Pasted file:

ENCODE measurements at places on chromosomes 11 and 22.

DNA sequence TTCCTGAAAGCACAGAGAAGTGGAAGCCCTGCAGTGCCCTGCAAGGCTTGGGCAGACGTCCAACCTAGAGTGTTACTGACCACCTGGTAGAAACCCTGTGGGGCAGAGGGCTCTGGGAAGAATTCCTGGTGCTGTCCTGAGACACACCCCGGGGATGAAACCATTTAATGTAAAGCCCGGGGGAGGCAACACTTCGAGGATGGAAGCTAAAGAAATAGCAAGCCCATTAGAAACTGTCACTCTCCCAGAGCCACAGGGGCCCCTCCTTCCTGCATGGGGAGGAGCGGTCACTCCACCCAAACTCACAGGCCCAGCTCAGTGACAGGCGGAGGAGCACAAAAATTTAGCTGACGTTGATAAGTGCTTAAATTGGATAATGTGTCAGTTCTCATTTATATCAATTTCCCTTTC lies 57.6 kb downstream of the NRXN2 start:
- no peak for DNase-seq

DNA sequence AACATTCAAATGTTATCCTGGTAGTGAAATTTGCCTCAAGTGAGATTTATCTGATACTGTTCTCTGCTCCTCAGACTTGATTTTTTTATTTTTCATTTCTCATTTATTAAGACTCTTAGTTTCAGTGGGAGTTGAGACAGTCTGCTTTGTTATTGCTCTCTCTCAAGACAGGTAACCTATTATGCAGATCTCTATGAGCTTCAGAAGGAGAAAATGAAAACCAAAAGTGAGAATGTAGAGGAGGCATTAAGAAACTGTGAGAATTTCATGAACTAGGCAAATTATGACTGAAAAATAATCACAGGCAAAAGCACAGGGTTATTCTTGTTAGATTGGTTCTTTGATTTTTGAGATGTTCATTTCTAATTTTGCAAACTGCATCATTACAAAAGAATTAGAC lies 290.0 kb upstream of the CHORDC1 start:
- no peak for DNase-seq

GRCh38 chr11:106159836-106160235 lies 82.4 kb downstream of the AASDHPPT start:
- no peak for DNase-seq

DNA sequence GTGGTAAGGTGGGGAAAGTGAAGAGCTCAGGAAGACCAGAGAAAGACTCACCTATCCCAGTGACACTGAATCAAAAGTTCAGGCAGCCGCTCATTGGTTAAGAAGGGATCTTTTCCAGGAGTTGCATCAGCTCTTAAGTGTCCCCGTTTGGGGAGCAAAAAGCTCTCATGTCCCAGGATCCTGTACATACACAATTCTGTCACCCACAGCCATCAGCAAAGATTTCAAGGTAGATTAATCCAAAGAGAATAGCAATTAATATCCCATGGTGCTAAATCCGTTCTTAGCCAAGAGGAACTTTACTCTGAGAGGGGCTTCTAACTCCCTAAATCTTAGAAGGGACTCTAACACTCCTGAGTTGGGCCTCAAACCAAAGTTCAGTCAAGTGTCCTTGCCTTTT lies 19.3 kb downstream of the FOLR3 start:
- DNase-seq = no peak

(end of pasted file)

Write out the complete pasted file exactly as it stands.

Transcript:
ENCODE measurements at places on chromosomes 11 and 22.

DNA sequence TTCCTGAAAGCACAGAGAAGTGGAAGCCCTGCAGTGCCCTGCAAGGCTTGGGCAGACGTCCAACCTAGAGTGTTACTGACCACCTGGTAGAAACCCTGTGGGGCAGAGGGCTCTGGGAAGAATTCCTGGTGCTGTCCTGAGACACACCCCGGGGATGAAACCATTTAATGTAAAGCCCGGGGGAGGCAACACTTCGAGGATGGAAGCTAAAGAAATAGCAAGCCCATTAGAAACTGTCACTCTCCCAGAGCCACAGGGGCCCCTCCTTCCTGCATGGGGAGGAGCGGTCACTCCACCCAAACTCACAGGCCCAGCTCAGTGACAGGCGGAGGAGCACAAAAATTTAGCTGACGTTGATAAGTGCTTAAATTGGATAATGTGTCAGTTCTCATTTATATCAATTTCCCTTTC lies 57.6 kb downstream of the NRXN2 start:
- no peak for DNase-seq

DNA sequence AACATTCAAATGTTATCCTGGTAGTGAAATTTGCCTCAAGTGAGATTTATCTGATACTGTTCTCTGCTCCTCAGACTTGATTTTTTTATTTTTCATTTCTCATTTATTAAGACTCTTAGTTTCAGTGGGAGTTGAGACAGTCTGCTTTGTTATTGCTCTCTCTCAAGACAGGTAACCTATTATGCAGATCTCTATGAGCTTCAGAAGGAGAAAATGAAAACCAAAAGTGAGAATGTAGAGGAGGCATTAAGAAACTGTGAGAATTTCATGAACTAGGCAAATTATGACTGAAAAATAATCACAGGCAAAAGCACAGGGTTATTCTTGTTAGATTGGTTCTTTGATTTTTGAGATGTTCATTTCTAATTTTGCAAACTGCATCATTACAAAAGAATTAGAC lies 290.0 kb upstream of the CHORDC1 start:
- no peak for DNase-seq

GRCh38 chr11:106159836-106160235 lies 82.4 kb downstream of the AASDHPPT start:
- no peak for DNase-seq

DNA sequence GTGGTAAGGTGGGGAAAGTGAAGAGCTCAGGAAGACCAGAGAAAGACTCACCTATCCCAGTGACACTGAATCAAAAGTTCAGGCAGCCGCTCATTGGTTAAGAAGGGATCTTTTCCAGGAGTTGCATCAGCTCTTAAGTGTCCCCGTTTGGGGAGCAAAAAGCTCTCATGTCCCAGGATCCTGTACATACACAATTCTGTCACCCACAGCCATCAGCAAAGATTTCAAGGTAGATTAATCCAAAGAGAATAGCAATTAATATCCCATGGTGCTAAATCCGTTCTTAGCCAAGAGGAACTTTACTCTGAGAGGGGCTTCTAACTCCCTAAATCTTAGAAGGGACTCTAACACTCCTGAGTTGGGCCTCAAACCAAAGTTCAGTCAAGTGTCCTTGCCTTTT lies 19.3 kb downstream of the FOLR3 start:
- DNase-seq = no peak